• Vitamin E  – The ideal time to consume Vitamin E supplements is with a meal at night, which will allow for the best absorption rate of the vitamin into your body. When paired with vitamin C, a study found that vitamin E can help improve nighttime breathing and sleep quality in people with obstructive sleep apnea.
  • Vitamin K – Like vitamin D, you can take vitamin K supplements at any time of day with meals or snacks that are high in fat to fully maximize their absorption.
  • Calcium – Calcium supplements should be taken with a meal at least two hours before and four to six hours before to avoid interacting with other medications, preventing absorption. Calcium supplements containing calcium citrate can be taken with or without food, while those containing calcium carbonate should always be taken with food. 
  • Iron – Iron is best when taken on an empty stomach, either with water or fruit juice (adults should drink a full glass/8 oz, while children should drink half a glass/4 oz), about an hour before or 2 hours after meals. However, iron may be taken with food or immediately after meals to prevent stomach troubles.
  • Magnesium – Magnesium supplements can be taken at any time of the day, as long as you take them consistently. Some doctors, however, recommend taking magnesium at night before going to bed to reduce stress, induce relaxation, and help you sleep longer.
  • Manganese – Manganese should be taken on an empty stomach to fully maximize its absorption into the body. If you’re taking an antacid or other laxatives, it’s recommended to take supplements containing manganese at least 1 hour before or 2 hours after taking them to prevent interaction. Iron supplements can also interact with manganese.
  • Potassium – Potassium is best taken with a meal or bedtime snack or 30 minutes after meals. According to one study, a person’s potassium levels play a role in sleep, enabling better sleep quality, which makes it helpful to those who have trouble sleeping through the night.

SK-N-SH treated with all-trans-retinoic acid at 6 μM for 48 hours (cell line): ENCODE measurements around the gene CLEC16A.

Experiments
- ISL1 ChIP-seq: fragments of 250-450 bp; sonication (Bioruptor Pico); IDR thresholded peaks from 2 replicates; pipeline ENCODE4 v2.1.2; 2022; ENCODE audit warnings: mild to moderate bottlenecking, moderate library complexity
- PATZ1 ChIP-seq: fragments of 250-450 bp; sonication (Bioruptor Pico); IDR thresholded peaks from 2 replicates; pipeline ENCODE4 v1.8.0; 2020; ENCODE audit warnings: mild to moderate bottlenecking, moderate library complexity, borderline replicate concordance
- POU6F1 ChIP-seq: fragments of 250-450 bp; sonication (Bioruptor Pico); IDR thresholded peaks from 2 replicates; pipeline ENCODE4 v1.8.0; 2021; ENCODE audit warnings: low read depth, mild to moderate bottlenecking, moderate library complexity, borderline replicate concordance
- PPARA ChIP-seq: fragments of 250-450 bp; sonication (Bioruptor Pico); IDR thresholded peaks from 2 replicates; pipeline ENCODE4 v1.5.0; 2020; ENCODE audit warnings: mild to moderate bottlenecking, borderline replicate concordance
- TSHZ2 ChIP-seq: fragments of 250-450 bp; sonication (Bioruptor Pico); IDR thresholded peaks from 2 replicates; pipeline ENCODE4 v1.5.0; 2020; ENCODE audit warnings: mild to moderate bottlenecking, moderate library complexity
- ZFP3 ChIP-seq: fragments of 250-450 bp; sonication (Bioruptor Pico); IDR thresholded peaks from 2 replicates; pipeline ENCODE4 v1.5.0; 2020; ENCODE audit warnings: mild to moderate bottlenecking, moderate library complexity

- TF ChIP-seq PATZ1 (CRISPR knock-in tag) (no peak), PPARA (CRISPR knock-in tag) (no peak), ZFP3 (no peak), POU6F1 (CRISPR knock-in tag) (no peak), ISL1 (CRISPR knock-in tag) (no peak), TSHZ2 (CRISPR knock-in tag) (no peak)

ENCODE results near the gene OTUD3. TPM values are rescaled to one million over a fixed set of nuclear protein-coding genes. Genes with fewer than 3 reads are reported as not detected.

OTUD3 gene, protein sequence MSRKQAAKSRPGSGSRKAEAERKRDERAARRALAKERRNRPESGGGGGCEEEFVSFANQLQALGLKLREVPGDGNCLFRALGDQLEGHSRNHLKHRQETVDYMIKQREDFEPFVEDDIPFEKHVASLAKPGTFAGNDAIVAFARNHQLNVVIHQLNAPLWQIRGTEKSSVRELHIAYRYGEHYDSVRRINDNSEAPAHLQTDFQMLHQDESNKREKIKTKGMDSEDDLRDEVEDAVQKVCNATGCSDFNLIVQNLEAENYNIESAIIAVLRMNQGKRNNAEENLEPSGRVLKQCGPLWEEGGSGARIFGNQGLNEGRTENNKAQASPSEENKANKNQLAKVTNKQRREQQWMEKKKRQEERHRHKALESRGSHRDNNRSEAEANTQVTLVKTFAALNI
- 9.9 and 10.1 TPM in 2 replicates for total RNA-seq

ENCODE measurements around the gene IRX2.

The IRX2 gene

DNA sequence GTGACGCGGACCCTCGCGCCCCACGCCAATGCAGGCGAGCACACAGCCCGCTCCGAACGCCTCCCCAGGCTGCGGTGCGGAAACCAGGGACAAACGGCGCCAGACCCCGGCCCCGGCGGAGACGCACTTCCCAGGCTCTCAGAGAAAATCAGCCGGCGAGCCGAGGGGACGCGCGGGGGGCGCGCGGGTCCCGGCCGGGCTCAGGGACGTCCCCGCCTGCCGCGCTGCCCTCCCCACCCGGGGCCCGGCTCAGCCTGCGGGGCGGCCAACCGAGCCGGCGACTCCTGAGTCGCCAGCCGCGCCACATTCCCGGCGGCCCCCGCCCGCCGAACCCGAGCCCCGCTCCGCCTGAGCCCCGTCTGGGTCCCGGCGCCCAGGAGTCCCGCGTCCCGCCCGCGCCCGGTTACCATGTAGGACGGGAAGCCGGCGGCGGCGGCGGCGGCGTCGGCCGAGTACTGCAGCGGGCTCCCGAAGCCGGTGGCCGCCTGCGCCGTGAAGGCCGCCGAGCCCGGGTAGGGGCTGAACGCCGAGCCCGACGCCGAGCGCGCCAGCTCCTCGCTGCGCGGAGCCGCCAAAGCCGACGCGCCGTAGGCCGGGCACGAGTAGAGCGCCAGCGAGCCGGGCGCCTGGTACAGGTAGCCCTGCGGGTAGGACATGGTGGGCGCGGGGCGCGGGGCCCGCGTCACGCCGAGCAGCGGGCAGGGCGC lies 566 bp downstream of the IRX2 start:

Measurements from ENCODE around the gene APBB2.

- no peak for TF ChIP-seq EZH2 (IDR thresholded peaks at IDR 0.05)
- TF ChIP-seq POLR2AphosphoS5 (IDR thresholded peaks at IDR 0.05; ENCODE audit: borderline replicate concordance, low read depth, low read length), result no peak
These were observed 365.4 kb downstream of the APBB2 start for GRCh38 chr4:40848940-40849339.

• Selenium – Selenium supplements can be taken with or without food at any time, although thyroid expert Dr. Izabella Wentz says that it’s better to take them on an empty stomach to prevent food from interacting. A study also found that people who consume enough selenium at night have a significantly lower risk of having difficulty falling asleep. 
  • Zinc – Zinc supplements are most effective if taken at least an hour before or 2 hours after meals. However, if they cause stomach troubles, they can be taken with a meal. Also, if you’re taking copper, iron, or phosphorus supplements, make sure to space doses of each product 2 hours apart to get the full benefit from each dietary supplement.

Women taking prenatal vitamins should take them in the morning daily, as with traditional multivitamins. They should be taken on an empty stomach with water, but if you experience nausea while taking your prenatal vitamins during the day, take the supplements with a meal or before bedtime, ideally after dinner or a light snack.

Downsides Of Taking Multivitamins

While multivitamins help fill in nutritional gaps and supply important vitamins and minerals, that’s not to say they’re risk-free. Multivitamins, safe they may be, may not always yield the same result for all, and sometimes it can cause more trouble. 

The more common side effects of taking multivitamins include:

  • Constipation
  • Diarrhea
  • Nausea
  • Stomach troubles
  • Headaches

These effects are temporary and go away as your body adjusts to the medication. Some also experience sleeplessness, nosebleeding, and even liver damage in rarer instances. 

Water-soluble vitamins like vitamin C can cause diarrhea if taken in excess, though for the most part, they are quickly excreted in urine and will rarely accumulate to toxic levels. 

On the other hand, excessive doses of fat-soluble vitamins may lead to toxicity and health problems such as inflammatory bowel disease (IBD) and chronic pancreatitis.

Children are more likely to experience these side effects than adults. Some vitamin overdoses, like iron, can be dangerous and require immediate medical care, so consult a healthcare provider first before giving your child a multivitamin.

Takeaway

Multivitamins are extremely helpful for those who can’t reach their daily nutrient needs through diet alone and treat nutrient deficiencies caused by various conditions. 

Regardless of what time of the day you should take the multivitamins, the most important thing is consistency — make them a part of your morning or bedtime routine. That way, you’ll maximize their full benefits.

However, it’s important to remember that multivitamins should never replace a balanced diet, and taking them in high amounts may result in side effects ranging from stomach troubles to liver damage. Always follow the recommended intake and consult your doctor if you’re experiencing problems with multivitamin supplementation.

Disclaimer: this article does not constitute or replace medical advice. If you have an emergency or a serious medical question, please contact a medical professional or call 911 immediately. To see our full medical disclaimer, visit our Terms of Use page.